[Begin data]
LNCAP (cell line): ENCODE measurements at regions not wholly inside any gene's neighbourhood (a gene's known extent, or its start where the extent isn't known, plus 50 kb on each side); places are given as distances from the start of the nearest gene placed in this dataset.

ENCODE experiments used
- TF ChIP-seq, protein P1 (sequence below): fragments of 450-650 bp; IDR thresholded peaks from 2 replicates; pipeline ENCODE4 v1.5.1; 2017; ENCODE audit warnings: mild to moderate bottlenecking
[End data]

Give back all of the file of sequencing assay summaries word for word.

LNCAP (cell line): ENCODE measurements at regions not wholly inside any gene's neighbourhood (a gene's known extent, or its start where the extent isn't known, plus 50 kb on each side); places are given as distances from the start of the nearest gene placed in this dataset.

ENCODE experiments used
- TF ChIP-seq, protein P1 (sequence below): fragments of 450-650 bp; IDR thresholded peaks from 2 replicates; pipeline ENCODE4 v1.5.1; 2017; ENCODE audit warnings: mild to moderate bottlenecking